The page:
A news article published earlier today sparked controversy as students were irked by suggestions for reforms in the education system. Dean of the Faculty of Engineering, Dr Ing. John Betts stated that, ”Stipends should go”. Ivan Martin met with Dr Ing. Betts, to further discuss his views on the University of Malta.
“I want to start off by making a few things clear. I’m not retracting anything and I stand by what was said. However, certain points need clarification,” said a welcoming Dr Betts.
Dr Betts explained that the Faculty of Engineering has all the signs of a University of Malta success story: dedicated staff, top rate equipment and diligent students. “We’ve got a good bunch. I recently received an unofficial statute for the ‘resurrection’ of UoM Racing,” spoke Dr Betts. (University of Malta Racing is a group of engineering students who build a race car and travel abroad to race it.) Despite the presence of excellent staff and equipment, the real situation is that the Faculty can barely makes ends. The lack of investment into research is holding back the Faculty from reaching it’s potential level of excellence. This is what troubles the Dean.
How difficult is the maintenance of a university faculty?
“We applied for European Regional Development Funds (ERDF) and it helped in the purchasing of essential equipment… We applied for every scheme and incentive there is, and we continue to do so, but the reality is that the ERDF doesn’t fund maintenance. One piece of equipment costs €17,000 in upkeep every 3 years, another costs roughly € 25,000 every 2 years.” The annual budget for the Faculty of Engineering is just €9,000. To put things into perspective, last year the Faculty spent just over €1400 on blank paper to print out exam papers.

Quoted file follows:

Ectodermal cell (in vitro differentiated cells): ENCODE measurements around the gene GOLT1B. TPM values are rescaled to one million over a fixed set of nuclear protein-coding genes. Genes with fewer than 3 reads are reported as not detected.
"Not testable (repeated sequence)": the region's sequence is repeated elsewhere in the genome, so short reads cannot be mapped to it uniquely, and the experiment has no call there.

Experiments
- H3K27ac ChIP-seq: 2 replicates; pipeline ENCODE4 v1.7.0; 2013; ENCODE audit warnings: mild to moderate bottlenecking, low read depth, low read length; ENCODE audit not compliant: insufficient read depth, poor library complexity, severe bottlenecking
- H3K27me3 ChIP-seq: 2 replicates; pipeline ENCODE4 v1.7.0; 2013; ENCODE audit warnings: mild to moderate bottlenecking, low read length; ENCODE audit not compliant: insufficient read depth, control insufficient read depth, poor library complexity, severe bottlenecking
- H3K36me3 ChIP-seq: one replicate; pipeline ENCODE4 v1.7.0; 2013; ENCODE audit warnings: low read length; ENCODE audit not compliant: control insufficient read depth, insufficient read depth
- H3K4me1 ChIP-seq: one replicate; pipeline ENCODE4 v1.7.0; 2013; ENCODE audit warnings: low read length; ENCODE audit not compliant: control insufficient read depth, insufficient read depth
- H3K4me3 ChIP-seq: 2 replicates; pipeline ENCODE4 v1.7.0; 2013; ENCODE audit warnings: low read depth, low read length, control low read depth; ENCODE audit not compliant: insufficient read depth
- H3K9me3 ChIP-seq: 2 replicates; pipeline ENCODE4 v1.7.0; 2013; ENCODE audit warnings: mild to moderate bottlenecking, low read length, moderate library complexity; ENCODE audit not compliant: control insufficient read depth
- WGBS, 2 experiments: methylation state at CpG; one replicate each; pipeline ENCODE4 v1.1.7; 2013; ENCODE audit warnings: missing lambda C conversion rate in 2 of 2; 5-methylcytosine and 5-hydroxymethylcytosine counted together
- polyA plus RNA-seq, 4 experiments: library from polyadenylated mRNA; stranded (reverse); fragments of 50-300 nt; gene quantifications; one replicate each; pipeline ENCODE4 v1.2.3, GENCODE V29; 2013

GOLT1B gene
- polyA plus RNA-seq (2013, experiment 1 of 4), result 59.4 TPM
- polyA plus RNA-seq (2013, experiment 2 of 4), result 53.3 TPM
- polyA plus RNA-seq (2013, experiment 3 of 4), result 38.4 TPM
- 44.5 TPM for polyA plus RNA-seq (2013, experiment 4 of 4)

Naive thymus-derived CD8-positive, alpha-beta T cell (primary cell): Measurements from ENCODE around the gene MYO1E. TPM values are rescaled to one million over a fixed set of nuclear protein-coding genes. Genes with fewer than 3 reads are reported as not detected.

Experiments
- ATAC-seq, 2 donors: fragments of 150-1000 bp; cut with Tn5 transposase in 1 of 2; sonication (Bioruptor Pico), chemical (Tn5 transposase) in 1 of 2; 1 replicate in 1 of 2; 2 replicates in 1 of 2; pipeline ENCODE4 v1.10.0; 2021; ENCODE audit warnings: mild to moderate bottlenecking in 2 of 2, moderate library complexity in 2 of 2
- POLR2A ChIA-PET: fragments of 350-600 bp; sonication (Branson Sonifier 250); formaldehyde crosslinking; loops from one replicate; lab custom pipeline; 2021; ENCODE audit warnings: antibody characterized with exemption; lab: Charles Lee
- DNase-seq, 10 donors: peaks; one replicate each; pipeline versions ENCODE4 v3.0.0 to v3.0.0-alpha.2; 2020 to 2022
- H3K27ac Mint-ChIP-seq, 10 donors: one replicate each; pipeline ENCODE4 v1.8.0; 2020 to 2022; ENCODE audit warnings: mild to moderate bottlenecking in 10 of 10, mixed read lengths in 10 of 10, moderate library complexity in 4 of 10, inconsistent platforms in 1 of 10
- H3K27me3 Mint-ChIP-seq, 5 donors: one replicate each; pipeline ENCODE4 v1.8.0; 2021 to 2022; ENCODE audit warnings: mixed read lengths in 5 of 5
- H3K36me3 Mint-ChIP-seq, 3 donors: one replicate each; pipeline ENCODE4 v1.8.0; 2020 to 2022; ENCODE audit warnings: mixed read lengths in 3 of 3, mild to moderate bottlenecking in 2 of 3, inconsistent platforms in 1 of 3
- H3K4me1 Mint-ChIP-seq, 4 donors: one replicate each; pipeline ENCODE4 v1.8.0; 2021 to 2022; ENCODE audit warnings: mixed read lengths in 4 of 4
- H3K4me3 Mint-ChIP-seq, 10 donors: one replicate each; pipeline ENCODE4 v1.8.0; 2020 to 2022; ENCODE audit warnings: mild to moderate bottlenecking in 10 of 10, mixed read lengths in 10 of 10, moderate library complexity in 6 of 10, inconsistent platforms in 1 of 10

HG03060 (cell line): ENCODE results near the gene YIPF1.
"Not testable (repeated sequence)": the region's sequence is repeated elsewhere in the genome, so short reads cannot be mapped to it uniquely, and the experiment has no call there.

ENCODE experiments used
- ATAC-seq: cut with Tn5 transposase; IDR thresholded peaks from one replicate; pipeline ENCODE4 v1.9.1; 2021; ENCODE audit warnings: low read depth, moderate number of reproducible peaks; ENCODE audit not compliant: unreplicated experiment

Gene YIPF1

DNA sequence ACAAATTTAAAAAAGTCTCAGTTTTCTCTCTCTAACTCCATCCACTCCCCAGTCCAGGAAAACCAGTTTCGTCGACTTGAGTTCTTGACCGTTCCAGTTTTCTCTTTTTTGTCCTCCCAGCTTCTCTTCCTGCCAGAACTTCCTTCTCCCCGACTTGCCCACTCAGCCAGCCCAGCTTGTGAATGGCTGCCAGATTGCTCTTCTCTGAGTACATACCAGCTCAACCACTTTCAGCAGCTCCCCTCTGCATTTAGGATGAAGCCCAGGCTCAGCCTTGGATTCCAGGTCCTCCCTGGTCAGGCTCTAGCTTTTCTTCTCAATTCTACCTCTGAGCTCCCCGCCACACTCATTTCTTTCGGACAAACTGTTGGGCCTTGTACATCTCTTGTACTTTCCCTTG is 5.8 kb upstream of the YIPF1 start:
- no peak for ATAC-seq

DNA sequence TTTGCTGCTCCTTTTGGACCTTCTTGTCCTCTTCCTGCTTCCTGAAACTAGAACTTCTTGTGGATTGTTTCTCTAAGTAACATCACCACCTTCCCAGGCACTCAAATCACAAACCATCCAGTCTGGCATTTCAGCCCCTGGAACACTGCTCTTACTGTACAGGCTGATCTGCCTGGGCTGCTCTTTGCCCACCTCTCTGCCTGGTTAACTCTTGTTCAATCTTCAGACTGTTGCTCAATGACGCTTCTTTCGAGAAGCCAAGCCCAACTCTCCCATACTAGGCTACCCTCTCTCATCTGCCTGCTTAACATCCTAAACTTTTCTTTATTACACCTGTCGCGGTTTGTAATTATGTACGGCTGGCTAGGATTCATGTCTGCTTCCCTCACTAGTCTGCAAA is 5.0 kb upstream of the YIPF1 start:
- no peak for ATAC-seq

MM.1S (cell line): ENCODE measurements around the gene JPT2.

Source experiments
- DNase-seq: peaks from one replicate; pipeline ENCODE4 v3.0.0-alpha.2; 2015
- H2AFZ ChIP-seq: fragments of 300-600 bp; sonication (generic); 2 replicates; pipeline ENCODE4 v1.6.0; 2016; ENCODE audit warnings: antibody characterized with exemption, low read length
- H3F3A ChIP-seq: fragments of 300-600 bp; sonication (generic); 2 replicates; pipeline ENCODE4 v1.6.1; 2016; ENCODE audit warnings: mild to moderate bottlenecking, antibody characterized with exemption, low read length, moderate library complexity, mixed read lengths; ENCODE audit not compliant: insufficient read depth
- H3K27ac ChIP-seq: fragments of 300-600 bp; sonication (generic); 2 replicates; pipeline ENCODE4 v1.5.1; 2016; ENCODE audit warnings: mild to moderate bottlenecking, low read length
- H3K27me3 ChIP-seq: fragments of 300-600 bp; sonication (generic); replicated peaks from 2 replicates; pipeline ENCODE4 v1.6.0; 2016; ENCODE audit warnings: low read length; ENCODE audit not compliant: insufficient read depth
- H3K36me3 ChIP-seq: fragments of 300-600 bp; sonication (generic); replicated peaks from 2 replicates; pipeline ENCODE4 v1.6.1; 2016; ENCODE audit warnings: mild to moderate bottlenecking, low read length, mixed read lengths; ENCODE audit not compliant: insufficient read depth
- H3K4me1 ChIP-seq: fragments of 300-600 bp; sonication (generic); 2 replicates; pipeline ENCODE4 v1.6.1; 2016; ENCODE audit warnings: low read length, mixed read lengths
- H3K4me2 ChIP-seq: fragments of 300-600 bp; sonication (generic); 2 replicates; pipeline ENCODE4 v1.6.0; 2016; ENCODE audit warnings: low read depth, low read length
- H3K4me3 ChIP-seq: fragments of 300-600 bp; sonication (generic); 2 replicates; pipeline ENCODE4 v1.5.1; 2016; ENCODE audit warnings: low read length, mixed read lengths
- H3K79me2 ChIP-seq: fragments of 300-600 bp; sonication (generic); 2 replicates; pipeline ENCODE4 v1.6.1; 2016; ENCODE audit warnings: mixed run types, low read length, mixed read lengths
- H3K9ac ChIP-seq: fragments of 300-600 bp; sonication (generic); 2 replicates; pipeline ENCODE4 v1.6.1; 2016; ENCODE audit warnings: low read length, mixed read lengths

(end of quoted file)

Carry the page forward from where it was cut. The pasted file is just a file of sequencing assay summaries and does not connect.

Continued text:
To keep the Faculty going, it has no option rather than to turn to the private sector, but this too is dependent on faculty resources. ” The few tens of thousands of euros gained from collaboration with the private sector (mostly Material Treatment Investigation), come from academic and technical staff working overtime, more often than not on a voluntary unpaid basis!”
The issue troubling Dr Betts isn’t solely the struggle to maintain a high standard of excellence within the Faculty of Engineering, but also within the whole of the University of Malta. ”I’m worried about the University’s direction, and concerned about whether or not the university will develop into academic maturity”, said Dr Ing. Betts. He worries that the University is at risk of ‘academic stagnation’.
Roughly 50% of Engineering graduates undertake post-graduate studies but less than a third choose to do so here at University of Malta. Why?
Dr Betts explains that the answer is two-fold: lack of employability and low wages. ”The stimulus for students to study isn’t stipend at all, but jobs, and good jobs at that…. The stipend system is what is responsible for the lack of jobs. The spending on stipends [projected to reach €30,000,000 by 2020] is detrimental to the quality of the University, and as a result, to the availability of jobs for graduates.”